It’s easy to look back on the collapse of Communism and conclude that it must have been inevitable. But during the Cold War things looked very different, even–and especially–toward its end. Twenty-eight years ago today, on November 19, 1985, US President Ronald Reagan and Soviet General Secretary Mikhail Gorbachev met face to face for the first time to discuss a potential way forward for the two superpowers. It happened at a chateau in Geneva called the Maison de Saussure, and while few knew it at the time, it turned out to be a very significant moment in the history of superpower relations.
No one had any idea how the summit was going to come off. The 1985 Geneva meeting was the first summit meeting between US and USSR leaders in six years. Relations for most of that time had been horrible. The Soviet invasion of Afghanistan in 1979, Soviet intervention in Poland two years later, the shootdown of Korean Air Lines Flight 007, and Reagan’s wildly unpopular decision to deploy American nuclear missiles in Western Europe had poisoned the relationship between the superpowers and deepened the tensions of the Cold War. Soviet leadership since 1979 had been unstable. Leonid Brezhnev, the last Soviet leader to meet with a US President, died in 1982 and was succeeded by two decrepit old men–Yuri Andropov and Konstantin Chernenko–before the relatively young (compared to them) leader Mikhail Gorbachev took power in March 1985.
The 1985 summit was held at the historic Maisson de Sassure mansion, which was then owned by British millionaire the Aga Khan.
Things were also shaky on the US side. Although very popular, Ronald Reagan was seen as an ideological cold warrior; his hawkishness regarding the Soviets was arguably voters’ number one unresolved concern about him when they elected him in 1980 and reelected him in 1984. No one was sure how he’d do once they got him in a room with the leader of the “Evil Empire.” Reagan was also personally committed to a concept called SDI, the Strategic Defense Initiative, an idea to build and deploy space-based weapons that could shoot down nuclear missiles. Many people regarded this concept as profoundly unrealistic, but Reagan, sold on it back in 1983, wouldn’t let it go.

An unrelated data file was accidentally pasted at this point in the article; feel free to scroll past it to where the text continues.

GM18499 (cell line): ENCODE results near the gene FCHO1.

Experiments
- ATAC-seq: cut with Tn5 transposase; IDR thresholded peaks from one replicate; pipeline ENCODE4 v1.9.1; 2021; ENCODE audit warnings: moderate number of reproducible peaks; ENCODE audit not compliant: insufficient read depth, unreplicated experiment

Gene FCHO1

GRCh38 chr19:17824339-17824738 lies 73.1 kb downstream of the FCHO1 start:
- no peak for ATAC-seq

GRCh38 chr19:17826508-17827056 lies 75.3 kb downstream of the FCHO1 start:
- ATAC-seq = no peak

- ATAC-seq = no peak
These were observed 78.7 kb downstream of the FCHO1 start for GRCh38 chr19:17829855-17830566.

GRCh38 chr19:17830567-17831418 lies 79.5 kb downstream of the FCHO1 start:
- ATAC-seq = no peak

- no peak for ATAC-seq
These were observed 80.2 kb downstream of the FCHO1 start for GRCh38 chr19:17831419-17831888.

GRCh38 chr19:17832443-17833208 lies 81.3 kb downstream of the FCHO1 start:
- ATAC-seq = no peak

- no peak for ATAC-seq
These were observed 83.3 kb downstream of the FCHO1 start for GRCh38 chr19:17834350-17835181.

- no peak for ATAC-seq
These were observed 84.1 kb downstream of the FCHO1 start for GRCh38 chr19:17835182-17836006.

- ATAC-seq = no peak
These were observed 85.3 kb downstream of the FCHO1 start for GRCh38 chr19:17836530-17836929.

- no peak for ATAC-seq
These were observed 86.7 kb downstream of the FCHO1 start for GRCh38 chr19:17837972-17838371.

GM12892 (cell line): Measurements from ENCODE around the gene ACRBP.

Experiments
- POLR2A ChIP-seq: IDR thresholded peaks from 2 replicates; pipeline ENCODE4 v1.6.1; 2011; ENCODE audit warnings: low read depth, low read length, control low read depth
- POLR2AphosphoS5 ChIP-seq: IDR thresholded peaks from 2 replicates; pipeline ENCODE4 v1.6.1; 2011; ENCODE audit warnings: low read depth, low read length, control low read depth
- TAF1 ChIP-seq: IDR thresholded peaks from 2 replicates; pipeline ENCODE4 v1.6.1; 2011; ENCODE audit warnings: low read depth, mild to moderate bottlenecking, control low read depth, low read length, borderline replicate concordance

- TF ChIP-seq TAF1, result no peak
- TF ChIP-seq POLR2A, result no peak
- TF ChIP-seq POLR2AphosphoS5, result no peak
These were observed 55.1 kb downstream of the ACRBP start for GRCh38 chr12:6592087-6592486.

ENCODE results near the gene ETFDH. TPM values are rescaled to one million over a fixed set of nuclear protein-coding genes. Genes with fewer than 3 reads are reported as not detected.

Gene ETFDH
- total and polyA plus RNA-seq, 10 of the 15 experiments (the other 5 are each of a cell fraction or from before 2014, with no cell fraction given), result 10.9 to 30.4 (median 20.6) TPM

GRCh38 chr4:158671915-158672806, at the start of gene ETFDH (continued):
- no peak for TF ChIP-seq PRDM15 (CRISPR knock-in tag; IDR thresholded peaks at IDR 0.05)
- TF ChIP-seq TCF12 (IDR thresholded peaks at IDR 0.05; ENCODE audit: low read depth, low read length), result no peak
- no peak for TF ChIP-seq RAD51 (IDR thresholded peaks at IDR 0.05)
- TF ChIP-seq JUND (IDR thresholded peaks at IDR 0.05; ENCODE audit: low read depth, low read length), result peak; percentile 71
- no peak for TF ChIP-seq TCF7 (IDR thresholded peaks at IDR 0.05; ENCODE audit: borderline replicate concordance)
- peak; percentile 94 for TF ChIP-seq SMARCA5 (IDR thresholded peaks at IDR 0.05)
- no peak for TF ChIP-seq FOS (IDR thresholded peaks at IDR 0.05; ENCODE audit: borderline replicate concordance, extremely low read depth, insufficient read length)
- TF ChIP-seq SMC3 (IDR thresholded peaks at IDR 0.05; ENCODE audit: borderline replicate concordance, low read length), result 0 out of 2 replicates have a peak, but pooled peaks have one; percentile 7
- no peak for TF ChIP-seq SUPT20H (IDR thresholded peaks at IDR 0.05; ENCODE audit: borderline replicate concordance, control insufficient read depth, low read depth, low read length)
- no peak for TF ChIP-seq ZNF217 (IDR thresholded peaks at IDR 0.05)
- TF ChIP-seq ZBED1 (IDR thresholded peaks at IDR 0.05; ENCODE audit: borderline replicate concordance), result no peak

The political content of the November 1985 summit meeting was less than impressive. When they finally did get into a room with each other, Reagan and Gorbachev talked mostly about generalities: the need for peace, each country’s desire for peace, and human rights. Later they wandered around the grounds of the Maison de Saussure for more talks, mainly focused on SDI, which Gorbachev was keen to get Reagan to repudiate. He didn’t. Little was accomplished substantively. The summit ended the following day with a rather bland joint statement that was more a photo op than a real political compromise.
Nevertheless, the Geneva summit of 1985 was hugely consequential, historically speaking. It was that way because at this meeting Reagan and Gorbachev began to develop a personal rapport with one another, from which political benefits would eventually flow–such as the INF (Intermediate Nuclear Forces) Treaty of 1987, the first superpower agreement to reduce (as opposed to just limiting) nuclear weapons. Reagan and Gorbachev met four more times before Reagan left office, and Gorbachev held seven summits with his successor, the first George Bush. Reagan and Gorbachev liked each other personally and each came to believe the other was committed to real progress in superpower relations. This rapport was arguably crucial to the eventual end of the Cold War.
The personal relationship of Ronald Reagan and Mikhail Gorbachev was, to hear them tell it in later years, transformative for both men, and arguably for the world.
There is a sad but illuminating postscript to the story of the 1985 Geneva summit, chronicled in Bob Woodward’s book Shadow. In 1992, three years after Reagan left office, the former 40th president was called upon to attend a deposition related to an ongoing investigation of the Iran-Contra affair. Reagan was then suffering from Alzheimer’s Disease although he didn’t announce it publicly for two more years. The lawyers’ early questions made clear that Reagan’s memory had deteriorated so much that he could be of no substantive help to the investigation. But when asked what he did remember about his presidency, Reagan described being in a cozy room with a fireplace, sitting across from a man whose name he didn’t remember but who he knew was a very important world leader. Reagan recalled telling this man that the two of them held the key to world peace in their hands and they must not fail to bring it about.
Although he couldn’t remember the circumstances, Reagan was describing the November 1985 summit in Geneva. When so much else of his own past was fading, it was a memory of this event that stood out to him as particularly important.